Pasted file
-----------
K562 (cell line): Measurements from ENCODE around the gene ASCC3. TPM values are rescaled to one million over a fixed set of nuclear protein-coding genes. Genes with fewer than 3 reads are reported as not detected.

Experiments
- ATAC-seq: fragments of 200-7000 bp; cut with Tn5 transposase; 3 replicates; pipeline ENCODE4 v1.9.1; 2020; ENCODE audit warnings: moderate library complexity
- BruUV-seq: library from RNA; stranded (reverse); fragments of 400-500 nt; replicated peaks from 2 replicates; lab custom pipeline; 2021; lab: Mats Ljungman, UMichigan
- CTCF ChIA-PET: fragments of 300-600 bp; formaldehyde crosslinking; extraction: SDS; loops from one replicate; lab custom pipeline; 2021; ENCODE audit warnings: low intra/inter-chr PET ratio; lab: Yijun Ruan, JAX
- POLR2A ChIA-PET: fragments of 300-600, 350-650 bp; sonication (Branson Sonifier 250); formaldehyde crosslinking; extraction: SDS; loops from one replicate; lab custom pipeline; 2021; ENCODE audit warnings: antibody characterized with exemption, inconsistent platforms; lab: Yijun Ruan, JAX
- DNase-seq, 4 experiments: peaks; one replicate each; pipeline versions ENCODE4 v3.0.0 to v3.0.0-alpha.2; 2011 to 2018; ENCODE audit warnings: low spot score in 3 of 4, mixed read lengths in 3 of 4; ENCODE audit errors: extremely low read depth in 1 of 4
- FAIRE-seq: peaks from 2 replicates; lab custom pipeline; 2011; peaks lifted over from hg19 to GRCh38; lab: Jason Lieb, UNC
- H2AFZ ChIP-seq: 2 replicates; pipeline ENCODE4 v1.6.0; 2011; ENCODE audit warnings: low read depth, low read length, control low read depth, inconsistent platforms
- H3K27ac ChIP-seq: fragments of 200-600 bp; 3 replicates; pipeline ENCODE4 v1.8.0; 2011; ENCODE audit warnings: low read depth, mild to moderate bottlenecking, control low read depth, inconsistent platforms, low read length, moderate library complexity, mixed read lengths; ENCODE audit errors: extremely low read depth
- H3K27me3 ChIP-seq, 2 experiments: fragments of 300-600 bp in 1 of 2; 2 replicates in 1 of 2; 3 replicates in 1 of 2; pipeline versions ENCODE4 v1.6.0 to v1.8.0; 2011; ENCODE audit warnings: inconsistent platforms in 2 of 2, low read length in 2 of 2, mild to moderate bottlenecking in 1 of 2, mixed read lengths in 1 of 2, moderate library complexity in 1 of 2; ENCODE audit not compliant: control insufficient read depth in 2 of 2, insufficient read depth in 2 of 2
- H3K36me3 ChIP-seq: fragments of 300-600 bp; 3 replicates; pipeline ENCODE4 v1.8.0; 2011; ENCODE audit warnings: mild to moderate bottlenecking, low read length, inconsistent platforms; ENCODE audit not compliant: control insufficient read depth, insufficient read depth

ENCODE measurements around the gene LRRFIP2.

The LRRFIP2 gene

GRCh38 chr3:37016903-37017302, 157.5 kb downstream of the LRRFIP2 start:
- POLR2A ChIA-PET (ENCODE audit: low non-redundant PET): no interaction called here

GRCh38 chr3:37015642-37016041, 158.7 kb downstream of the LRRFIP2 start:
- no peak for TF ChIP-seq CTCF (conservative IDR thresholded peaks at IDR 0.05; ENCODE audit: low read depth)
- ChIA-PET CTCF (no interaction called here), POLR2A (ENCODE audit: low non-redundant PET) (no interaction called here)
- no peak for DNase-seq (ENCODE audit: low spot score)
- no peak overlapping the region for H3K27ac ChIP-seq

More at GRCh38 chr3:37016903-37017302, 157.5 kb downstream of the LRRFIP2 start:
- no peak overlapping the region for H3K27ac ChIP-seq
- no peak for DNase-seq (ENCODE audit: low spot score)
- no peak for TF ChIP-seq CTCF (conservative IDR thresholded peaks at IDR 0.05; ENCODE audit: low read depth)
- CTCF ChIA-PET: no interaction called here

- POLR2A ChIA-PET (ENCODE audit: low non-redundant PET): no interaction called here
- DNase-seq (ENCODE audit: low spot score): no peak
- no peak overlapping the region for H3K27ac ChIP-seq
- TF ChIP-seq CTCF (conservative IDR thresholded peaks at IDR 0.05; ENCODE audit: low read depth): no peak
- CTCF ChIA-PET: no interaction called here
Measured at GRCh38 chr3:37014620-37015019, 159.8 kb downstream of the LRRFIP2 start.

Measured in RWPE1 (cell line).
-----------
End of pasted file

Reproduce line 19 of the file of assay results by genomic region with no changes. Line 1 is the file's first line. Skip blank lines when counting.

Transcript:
- ChIA-PET CTCF (no interaction called here), POLR2A (ENCODE audit: low non-redundant PET) (no interaction called here)